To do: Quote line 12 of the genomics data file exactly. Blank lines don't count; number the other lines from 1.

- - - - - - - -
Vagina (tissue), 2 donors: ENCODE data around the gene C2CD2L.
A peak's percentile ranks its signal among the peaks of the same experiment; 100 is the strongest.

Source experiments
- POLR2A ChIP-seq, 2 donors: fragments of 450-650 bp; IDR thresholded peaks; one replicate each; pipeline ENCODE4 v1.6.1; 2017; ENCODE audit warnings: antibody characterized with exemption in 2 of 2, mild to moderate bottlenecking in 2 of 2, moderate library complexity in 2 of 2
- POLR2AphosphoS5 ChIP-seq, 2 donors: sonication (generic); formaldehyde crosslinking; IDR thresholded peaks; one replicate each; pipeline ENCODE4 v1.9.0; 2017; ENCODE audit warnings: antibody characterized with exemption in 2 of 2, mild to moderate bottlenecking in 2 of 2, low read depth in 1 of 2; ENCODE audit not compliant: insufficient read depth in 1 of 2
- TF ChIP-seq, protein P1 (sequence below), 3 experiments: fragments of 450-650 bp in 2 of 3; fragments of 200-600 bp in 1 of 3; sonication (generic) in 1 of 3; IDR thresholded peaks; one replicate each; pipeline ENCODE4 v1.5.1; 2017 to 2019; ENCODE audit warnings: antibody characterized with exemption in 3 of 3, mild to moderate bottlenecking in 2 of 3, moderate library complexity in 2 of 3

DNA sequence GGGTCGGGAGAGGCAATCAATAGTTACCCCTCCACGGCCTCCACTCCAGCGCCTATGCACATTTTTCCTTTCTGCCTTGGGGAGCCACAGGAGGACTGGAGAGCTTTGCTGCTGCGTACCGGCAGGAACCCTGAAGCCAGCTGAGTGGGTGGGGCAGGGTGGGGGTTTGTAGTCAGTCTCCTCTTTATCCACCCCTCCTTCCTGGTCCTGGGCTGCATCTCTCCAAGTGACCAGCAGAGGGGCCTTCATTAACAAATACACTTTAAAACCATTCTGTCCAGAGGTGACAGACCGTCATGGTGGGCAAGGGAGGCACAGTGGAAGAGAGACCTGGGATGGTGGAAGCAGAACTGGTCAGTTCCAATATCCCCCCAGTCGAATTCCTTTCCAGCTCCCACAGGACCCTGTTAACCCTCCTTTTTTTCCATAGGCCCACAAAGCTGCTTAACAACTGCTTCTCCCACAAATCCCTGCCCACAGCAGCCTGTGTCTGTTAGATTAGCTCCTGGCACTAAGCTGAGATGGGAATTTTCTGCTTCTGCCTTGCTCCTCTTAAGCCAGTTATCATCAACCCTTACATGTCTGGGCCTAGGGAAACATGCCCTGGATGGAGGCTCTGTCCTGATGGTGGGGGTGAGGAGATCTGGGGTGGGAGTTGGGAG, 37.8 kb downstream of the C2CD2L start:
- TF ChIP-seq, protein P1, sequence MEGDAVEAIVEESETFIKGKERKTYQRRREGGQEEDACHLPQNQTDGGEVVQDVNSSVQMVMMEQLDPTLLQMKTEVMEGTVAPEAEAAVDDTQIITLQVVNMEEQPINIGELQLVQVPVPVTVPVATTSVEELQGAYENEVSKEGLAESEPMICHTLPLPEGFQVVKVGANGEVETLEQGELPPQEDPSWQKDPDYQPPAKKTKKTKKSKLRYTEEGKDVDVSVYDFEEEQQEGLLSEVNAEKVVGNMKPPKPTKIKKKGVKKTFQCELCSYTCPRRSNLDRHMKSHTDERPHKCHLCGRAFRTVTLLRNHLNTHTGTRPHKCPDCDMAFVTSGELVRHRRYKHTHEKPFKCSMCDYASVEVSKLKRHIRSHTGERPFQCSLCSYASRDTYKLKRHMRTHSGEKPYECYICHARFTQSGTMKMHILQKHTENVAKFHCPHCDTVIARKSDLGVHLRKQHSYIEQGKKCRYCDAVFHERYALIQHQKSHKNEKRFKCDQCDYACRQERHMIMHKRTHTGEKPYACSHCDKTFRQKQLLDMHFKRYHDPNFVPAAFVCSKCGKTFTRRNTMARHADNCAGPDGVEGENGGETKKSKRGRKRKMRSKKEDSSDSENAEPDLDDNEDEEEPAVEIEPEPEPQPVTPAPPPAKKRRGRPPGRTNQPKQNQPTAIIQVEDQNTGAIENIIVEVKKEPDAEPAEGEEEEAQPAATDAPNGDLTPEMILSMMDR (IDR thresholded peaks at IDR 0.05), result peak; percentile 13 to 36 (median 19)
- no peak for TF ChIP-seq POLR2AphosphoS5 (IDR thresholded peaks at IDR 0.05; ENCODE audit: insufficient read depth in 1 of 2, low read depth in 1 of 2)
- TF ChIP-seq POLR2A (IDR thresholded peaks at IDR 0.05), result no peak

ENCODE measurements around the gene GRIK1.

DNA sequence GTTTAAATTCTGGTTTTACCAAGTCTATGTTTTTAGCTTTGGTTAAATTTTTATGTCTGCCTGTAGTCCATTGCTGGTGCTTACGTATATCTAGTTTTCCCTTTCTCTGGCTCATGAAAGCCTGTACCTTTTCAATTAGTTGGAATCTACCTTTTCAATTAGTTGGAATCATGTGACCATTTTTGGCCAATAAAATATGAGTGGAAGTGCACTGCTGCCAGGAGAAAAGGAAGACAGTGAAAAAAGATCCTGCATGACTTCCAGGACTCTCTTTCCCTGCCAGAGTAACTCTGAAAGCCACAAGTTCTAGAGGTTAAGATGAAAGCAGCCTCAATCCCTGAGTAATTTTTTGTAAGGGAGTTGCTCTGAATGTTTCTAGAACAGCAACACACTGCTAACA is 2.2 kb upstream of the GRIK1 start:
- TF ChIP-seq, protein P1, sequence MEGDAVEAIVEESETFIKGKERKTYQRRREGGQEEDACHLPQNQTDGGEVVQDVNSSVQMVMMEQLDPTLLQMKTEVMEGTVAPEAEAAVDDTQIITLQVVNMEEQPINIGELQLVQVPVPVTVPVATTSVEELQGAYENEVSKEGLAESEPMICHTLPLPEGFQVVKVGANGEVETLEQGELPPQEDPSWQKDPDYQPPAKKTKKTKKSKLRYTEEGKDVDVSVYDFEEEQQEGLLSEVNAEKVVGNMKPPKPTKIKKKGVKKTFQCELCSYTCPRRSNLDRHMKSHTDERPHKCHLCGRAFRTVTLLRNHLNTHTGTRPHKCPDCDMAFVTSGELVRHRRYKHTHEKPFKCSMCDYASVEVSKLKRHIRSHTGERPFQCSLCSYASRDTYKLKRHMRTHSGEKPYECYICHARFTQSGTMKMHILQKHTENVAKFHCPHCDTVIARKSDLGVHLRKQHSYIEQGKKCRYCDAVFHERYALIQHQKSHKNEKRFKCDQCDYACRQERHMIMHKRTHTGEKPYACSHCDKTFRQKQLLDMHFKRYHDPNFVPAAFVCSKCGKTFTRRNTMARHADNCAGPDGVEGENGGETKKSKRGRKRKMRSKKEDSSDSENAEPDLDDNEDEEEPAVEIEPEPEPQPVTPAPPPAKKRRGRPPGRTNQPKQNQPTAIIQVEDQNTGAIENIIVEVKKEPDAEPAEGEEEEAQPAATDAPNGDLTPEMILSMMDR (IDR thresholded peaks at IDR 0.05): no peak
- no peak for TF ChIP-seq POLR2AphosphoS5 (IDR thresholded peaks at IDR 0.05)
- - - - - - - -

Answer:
DNA sequence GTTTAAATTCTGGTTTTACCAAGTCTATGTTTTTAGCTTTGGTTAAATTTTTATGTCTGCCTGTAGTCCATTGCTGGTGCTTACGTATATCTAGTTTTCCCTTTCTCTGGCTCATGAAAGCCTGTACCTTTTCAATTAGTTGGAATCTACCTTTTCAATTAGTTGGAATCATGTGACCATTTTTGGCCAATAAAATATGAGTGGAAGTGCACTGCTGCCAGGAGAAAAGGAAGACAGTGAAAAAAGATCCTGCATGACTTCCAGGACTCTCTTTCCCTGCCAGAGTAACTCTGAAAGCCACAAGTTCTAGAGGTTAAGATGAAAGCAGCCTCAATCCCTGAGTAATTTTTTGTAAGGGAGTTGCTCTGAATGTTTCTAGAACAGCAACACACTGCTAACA is 2.2 kb upstream of the GRIK1 start: